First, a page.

State Department spokesperson Jen Psaki argued that President Barack Obama “doesn’t give himself enough credit for what he’s done around the world” during a presser on Thursday. The assembled press corps’ reaction was priceless.
“I would argue the president doesn’t give himself enough credit for what he’s done around the world, and that’s how the secretary feels too,” the State Department spokesperson said. “We would not be engaged in comprehensive negotiations with Iran, which is where the program is stalled and is rolling back, if it were not for the role of the United States, along with the P-5 plus one partners, certainly.
“Ukraine, we’ve been engaged more or as much as any other country in the world in supporting the elections process and supporting the government and supporting their efforts moving forward,” she added. “Yes, there’s more work that needs to be done. The point is, we need to continue to stay at it.”
“Jen, you would argue the President doesn’t give himself enough credit,” one journalist repeated before inquiring, “How much credit would you give him?”
Mike Lee, a reporter for The Associated Press, interjected sarcastically, “What, like, 200 percent credit?”
“For engagement initiatives like Iran, what we’ve done on Ukraine, efforts to dive in and engage around the world,” she responded.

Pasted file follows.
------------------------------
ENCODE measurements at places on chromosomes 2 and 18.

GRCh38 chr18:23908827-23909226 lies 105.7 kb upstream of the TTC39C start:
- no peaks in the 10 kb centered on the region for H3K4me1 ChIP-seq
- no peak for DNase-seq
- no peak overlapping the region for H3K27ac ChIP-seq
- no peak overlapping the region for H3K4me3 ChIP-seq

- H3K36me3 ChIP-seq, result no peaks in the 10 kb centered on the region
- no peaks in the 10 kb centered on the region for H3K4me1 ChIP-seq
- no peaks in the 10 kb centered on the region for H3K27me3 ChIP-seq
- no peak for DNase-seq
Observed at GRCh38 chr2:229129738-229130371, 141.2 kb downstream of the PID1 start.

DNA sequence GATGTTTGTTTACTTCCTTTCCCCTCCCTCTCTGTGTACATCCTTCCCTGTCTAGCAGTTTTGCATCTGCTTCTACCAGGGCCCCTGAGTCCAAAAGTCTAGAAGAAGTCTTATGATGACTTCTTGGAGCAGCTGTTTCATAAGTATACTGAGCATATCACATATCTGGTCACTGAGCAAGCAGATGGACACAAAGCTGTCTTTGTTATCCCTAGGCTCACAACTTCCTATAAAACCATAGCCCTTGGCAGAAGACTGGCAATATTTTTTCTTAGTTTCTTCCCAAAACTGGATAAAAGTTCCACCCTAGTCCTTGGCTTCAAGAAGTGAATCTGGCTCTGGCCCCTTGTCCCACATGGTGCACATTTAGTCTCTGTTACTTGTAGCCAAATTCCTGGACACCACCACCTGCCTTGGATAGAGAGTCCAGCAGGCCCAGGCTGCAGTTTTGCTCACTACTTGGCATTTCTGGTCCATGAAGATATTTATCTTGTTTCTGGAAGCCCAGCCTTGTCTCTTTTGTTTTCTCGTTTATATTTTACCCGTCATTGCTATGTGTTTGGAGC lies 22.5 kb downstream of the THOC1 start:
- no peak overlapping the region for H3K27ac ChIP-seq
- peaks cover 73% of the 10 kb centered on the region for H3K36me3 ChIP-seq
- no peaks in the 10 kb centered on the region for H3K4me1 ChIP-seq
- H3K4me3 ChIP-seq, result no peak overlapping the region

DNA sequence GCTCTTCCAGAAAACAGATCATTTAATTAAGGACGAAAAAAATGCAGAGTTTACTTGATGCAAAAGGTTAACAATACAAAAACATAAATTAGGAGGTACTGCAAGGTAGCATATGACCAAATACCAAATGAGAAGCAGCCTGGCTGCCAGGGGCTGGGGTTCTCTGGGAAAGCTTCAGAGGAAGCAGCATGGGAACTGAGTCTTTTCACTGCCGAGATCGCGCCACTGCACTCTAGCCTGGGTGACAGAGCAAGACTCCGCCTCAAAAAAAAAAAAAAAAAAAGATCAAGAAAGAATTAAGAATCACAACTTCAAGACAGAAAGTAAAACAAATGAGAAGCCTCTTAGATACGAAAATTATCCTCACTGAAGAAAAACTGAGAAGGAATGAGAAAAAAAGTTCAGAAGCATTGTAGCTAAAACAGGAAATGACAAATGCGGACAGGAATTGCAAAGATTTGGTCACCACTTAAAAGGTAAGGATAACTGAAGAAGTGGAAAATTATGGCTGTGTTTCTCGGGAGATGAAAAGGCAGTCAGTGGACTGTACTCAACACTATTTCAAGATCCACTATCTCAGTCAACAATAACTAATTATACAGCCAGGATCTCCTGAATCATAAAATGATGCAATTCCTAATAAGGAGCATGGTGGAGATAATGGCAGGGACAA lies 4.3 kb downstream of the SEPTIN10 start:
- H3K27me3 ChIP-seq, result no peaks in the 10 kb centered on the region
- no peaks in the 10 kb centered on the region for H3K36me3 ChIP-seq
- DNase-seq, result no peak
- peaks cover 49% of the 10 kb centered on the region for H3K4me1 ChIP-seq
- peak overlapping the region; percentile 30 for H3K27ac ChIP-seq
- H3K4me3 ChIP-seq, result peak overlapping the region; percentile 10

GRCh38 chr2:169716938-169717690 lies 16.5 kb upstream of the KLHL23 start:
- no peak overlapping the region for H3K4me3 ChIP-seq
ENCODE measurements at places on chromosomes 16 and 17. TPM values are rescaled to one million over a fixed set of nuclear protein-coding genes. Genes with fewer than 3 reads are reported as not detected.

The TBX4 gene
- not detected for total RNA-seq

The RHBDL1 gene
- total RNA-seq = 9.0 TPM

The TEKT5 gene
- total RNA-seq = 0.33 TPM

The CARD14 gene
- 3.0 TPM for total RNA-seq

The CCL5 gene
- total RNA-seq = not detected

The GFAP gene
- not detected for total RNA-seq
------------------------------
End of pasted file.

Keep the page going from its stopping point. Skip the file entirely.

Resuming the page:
“I mean, Russia has still annexed Crimea … I mean, Iran — there’s ongoing negotiations, but is that the success here that you’re talking?” another reporter incredulously asked.
To that, Psaki responded, “We’re talking about engagement in the world and taking on tough issues that present themselves. And the United States continues to play a prominent role doing that.”
In essence, the President doesn’t want credit for actually accomplishing anything with his foreign policy initiatives—just for being engaged in the world.
On Wednesday, President Obama defended portions of his foreign policy during a commencement speech at the U.S. Military Academy at West Point. The President also hinted at a foreign policy reset coinciding with the formal end of the Afghan war later this year.